Kevin Thomas, Jr. Dave Olson photo

By Richie Murray

Haubstadt, Indiana………Kevin Thomas, Jr. has a lot going for him right now. He’s established rides for every race on the USAC AMSOIL National Sprint Car, NOS Energy Drink National Midget and Silver Crown schedules. He’s also riding a wave of momentum earned last weekend, triumphing with one of the most stirring final laps we’ve seen in recent times.

Least we mention that he has a track in Tri-State Speedway on his forecast this Saturday night, April 13, in which he owns five USAC National Sprint Car victories since 2013, plus three out of the last four since 2017, and has an opportunity to become the winningest USAC National Sprint Car driver in the track’s history.

More often than not, Thomas seems to find himself in the mix up front at Tri-State in Haubstadt, Ind. On two occasions in 2017, the Cullman, Ala. native was involved in last lap battles on the quarter-mile paperclip – one of which went his way and one that did not.

In last year’s “Spring Showdown,” the wave went KTJ’s way once again as he surged to the lead through the tight crevice between the outside wall and C.J. Leary’s right-side wheels exiting turn four with four laps remaining to win the “Spring Showdown,” co-sanctioned by the Midwest Sprint Car Series.

This place can be a tricky joint. So many things can occur in the snap of a finger. You have to be on your toes, yet you have to keep your cool to put yourself in a position to win, which Thomas has been a natural at.

“Sometimes it’s hard for me to do, but you have to be as patient as possible here,” Thomas admitted following his victory last Spring at Tri-State. “Even right there at the beginning, I fell back a little bit. You get to racing with others, you fall back and you’re not on the aggressive side. I just started picking them off; (Justin) Grant and I had a good race midway through the feature. We’re sliding each other back and forth and that’s fun, but whenever you’re doing that, people are steadily driving away. Once we got cleared, we kind of had the seas part for us.”

Kody Swanson (12 laps) and C.J. Leary (14) controlled much of the race at the point, and at the halfway mark, Thomas was the beneficiary of contact between Swanson and Dave Darland while battling for second that allowed Thomas to capitalize into the runner-up spot for the time being.

“When Dave and Kody got together, they split wide open and we went through both of them and got to second,” Thomas recalled. “Lapped traffic is a key here too. You can’t miss a step. As soon as the leader gets clear, he’s going to pick up the pace quite a bit. If you’re stuck three or four cars back, you can end up about a straightaway behind. You have to watch yourself really closely there and you have to make stuff happen. Once we got to second, I had to be the aggressor. Running second for a while tonight allowed me to move around a little bit. Tonight was one of those nights when running second was better.”

Leary was indeed clear with the lead on the restart with 12 laps remaining. With an open track ahead and lapped cars separating he and second-running Thomas, the advantage was all his. Yet, Thomas made quick work, clearing the traffic, but still remained a second-and-a-half back from Leary.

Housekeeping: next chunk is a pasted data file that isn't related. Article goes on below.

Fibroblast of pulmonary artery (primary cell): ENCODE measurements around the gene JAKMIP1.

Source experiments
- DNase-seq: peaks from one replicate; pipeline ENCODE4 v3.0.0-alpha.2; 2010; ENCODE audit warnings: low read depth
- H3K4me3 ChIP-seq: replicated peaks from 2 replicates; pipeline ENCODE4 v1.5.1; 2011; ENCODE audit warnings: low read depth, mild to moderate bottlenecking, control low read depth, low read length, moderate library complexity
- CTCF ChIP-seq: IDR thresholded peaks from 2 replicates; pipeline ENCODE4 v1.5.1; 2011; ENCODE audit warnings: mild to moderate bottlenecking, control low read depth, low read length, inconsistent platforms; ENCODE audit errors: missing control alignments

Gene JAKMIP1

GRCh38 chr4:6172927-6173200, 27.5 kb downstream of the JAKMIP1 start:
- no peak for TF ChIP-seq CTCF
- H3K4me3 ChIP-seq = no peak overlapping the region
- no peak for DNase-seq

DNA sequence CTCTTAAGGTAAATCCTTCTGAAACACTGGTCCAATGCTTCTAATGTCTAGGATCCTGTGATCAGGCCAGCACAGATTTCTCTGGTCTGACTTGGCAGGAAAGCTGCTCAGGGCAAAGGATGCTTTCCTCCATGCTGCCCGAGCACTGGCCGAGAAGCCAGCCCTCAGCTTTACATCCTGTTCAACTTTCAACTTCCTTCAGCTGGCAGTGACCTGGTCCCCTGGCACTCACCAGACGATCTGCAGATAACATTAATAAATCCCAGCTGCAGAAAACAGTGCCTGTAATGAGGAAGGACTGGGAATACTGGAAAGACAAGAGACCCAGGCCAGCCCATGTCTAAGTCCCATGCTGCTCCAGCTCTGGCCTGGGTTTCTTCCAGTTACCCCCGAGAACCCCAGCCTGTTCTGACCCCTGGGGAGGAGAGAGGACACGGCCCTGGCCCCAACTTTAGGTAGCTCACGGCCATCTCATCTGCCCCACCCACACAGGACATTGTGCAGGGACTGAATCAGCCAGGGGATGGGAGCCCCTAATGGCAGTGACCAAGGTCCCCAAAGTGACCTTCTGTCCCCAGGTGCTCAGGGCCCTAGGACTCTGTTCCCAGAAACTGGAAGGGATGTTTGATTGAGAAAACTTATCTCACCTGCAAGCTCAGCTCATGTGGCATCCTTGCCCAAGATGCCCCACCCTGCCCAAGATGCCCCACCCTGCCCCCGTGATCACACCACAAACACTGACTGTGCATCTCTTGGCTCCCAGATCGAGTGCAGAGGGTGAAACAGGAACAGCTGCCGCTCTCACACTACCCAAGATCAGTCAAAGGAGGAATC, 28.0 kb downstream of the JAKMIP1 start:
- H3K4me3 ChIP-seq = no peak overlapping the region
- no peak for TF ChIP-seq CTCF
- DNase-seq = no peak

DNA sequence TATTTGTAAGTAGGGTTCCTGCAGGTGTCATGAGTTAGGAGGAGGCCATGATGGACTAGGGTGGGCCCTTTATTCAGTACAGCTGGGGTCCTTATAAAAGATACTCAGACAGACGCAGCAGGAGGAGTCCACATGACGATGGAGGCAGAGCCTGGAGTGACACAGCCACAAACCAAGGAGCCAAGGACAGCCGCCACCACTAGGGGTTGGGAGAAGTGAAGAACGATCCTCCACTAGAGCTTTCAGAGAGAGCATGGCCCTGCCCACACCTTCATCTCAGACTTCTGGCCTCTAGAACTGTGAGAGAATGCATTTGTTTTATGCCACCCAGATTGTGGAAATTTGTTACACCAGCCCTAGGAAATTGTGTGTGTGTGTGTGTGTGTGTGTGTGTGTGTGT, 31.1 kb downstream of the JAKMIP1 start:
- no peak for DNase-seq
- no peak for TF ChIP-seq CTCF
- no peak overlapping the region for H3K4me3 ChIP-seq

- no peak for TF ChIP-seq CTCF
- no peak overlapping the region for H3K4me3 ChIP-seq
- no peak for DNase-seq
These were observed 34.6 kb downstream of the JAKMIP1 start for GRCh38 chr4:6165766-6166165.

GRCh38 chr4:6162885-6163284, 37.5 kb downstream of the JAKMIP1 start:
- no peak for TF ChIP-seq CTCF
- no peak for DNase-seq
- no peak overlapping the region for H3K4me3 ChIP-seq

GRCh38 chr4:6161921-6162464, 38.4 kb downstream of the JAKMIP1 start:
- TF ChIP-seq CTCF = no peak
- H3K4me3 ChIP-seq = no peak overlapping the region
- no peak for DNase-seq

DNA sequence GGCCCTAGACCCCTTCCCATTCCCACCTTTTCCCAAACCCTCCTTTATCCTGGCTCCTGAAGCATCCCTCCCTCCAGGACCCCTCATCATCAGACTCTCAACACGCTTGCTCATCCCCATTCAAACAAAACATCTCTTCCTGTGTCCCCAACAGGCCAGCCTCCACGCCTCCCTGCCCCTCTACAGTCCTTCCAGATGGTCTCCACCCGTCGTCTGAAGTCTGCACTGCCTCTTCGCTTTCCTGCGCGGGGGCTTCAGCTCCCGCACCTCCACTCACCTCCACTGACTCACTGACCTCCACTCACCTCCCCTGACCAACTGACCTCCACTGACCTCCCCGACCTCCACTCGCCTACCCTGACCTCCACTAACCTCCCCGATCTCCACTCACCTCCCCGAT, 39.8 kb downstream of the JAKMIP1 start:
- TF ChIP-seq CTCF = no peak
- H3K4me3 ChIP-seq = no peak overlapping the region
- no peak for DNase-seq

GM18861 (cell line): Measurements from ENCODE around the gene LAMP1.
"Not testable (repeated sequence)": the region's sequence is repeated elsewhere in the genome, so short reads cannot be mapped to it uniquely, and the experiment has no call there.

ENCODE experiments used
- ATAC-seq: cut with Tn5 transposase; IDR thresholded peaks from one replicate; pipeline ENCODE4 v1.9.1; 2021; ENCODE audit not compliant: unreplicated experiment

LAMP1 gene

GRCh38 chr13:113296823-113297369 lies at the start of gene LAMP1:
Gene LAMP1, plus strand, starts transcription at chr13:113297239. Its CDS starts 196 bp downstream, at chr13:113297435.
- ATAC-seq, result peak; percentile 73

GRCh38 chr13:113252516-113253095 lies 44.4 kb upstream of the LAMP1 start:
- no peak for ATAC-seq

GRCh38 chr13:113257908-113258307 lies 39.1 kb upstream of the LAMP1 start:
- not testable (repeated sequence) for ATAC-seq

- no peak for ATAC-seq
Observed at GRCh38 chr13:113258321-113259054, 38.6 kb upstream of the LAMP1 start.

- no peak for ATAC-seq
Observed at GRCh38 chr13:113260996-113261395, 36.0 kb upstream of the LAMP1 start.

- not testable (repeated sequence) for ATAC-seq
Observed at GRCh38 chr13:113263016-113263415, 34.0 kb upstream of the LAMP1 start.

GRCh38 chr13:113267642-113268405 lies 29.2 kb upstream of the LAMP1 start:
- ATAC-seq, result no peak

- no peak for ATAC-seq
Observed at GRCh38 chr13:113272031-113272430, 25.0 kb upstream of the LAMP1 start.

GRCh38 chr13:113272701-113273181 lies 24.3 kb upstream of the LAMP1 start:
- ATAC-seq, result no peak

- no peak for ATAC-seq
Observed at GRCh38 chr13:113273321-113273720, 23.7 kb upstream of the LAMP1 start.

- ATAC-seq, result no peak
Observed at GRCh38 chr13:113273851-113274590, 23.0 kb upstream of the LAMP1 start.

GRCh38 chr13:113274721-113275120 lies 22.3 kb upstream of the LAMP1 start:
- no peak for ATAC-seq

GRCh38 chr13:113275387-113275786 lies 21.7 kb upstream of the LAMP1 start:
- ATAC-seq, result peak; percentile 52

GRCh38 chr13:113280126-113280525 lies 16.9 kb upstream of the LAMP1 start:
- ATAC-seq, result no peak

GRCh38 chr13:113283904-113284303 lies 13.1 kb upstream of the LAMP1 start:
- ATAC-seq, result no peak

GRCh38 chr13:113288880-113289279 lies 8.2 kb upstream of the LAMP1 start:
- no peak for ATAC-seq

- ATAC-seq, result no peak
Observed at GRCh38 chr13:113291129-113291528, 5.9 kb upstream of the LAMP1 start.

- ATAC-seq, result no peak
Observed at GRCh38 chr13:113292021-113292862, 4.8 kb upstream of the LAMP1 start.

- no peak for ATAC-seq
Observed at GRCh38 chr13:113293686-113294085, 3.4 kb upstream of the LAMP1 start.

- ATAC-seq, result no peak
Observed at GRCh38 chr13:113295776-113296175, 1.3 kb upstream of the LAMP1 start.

Following a Donny Brackett back straightway spin with six laps remaining, Thomas threw a series of curveballs, sliders and spitballs at Leary to no avail as Leary clung to the spot by the quick of his nails until Aric Gentry’s car went up in a ball of flame and smoke to bring out the final yellow with four laps to go, forcing one final restart. Thomas acted a student on the previous restart, taking notes for the final exam he would have one more opportunity to ace on the lap 27 restart.

“I was watching C.J. in front of me, seeing where I could gain ground and where I couldn’t,” Thomas said. “I could gain ground in (turns) one and two and I’d lose it all in (turns) three and four. We were pretty tight, so I just couldn’t figure out how to get through three and four without the nose pushing a little bit. I just spent a few laps working on my line in that corner, and then once I figured it out, luckily, we had a caution.”

With Leary maintaining his midline route, Thomas stuck his car on the high-line and, at the exit of turn four, emerged with the lead, squeaking by Leary without much room to spare on either side. Thomas would pull away in the final laps to win his first race for the famed Hoffman team by just a tick under a full second over Leary, Seavey, Darland and Grant.

Time and time again, KTJ has shown his power at the quarter-mile paperclip, thus beginning what very well could become the new dominant era at the track. We’ve seen it before with the likes of Daron Clayton and before that, Cory Kruseman and Rick Hood. With one more win Saturday, KTJ would become the winningest USAC Sprint Car driver at Tri-State, putting him in a territory of his own doing as an all-time great at Tri-State.

The “Spring Showdown” begins this Saturday featuring USAC AMSOIL Sprint Car National Championship (co-sanctioned by the Midwest Sprint Car Series) and Modifieds.

The pits open at 3:30pm Central with grandstands open at 4:30pm, the drivers meeting at 5:30pm and cars on track at 6pm.

Adult general admission tickets are $25 apiece with students (age 13-18) $20 and children 12 & Under FREE!

The “Spring Showdown” can be watched LIVE on http://www.FloRacing.com/.